WASHINGTON — A federal circuit court on Tuesday ruled The Venetian violated U.S. labor law in March 1999 by trying to prevent more than 1,000 members of the Culinary and Bartenders unions from rallying on a sidewalk outside the casino.
The decision by a three-judge panel of the U.S. Circuit Court of Appeals in Washington, D.C., said The Venetian violated the National Labor Relations Act by using loudspeakers to warn the demonstrators they were committing criminal trespass.
“The Venetian has no property right to the sidewalk that permits it to prevent people, like the demonstrators here, from exercising their First Amendment rights by airing to the public and to prospective employees grievances about the Venetian’s employment practices,” wrote U.S. Circuit Judge Thomas Griffith.
Another violation cited by the court was the citizen’s arrest of Culinary union officer Glen Arnodo by one of the security guards at The Venetian, which was still under construction during the demonstration.
A third alleged violation — The Venetian’s request to Las Vegas police to keep the demonstrators off the sidewalk — was sent back to the National Labor Relations Board for a ruling.
Griffith was joined in the opinion by U.S. Circuit Judges Merrick Garland and Raymond Randolph. The case was argued before the court last October.
The Venetian will not be fined for the violations, according to Boston attorney Michael Anderson, who represented the Culinary and Bartenders unions.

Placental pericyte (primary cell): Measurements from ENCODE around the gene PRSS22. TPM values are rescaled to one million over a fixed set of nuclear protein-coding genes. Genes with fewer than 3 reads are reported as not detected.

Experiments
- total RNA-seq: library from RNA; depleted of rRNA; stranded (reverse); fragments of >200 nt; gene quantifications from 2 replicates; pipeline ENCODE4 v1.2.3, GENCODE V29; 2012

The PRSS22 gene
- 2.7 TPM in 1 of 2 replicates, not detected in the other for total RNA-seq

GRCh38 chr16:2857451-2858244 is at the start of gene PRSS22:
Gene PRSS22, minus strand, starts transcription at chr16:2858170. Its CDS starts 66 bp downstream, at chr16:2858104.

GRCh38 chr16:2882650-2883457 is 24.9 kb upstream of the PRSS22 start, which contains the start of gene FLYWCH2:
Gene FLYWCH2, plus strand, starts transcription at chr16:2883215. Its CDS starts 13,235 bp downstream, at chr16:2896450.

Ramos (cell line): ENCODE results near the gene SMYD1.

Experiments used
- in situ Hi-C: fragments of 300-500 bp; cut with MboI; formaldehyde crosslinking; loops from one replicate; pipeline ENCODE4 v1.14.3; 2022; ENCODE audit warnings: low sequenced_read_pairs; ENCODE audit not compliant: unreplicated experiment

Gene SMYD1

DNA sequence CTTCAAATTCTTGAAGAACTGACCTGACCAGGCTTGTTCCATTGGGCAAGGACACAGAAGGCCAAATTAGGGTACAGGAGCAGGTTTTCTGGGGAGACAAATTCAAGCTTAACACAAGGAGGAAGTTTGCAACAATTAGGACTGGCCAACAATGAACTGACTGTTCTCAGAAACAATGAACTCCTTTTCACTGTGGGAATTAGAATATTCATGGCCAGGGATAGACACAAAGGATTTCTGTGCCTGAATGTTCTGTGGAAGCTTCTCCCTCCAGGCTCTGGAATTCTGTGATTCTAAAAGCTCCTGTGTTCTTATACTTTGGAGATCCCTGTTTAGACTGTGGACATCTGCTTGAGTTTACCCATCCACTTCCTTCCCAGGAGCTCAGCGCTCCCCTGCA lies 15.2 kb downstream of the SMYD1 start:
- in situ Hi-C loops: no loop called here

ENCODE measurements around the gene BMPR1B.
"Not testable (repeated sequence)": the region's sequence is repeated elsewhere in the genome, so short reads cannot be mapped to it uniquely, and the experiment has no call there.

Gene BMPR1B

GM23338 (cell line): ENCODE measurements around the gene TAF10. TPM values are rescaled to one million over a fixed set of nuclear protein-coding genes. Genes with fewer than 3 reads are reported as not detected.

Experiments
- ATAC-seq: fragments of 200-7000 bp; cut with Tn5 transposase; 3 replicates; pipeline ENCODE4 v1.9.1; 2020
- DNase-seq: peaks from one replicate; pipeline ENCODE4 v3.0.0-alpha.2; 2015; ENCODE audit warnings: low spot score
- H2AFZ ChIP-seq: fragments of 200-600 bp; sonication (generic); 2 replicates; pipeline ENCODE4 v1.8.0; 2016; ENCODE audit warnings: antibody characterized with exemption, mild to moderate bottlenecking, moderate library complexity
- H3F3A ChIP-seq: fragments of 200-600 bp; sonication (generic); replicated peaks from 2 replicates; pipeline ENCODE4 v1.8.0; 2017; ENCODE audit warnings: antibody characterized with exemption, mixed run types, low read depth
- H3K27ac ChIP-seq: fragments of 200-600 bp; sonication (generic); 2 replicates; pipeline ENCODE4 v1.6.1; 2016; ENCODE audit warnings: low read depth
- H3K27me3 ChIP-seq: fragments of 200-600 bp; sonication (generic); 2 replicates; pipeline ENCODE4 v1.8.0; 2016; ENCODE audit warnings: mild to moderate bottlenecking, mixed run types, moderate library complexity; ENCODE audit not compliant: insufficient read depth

But Anderson said the court’s decision upholds a ruling in 2003 by the NLRB that requires The Venetian to post a notice on its premises for 60 days.
The notice must acknowledge The Venetian violated federal labor law and will no longer interfere with its employees’ rights to organize into a union.
“What I would point out is that this D.C. Circuit Court is regarded as a conservative court, and that’s the reason why The Venetian filed its petition in D.C. rather than the 9th (U.S.) Circuit (Court of Appeals which covers Nevada),” Anderson said.
Allen Lichtenstein, general counsel for the American Civil Liberties Union in Nevada, said he was not surprised by the decision.
“Hopefully, this is one more situation where the hotel casinos learn they don’t own the sidewalks,” Liechtenstein said.
Ron Reese, a spokesman for The Venetian, declined to comment. A phone call to John Manier, a Universal City, Calif., attorney who represented The Venetian, was not returned.
Patricia Gilbert, a spokeswoman for the NLRB, also declined to comment.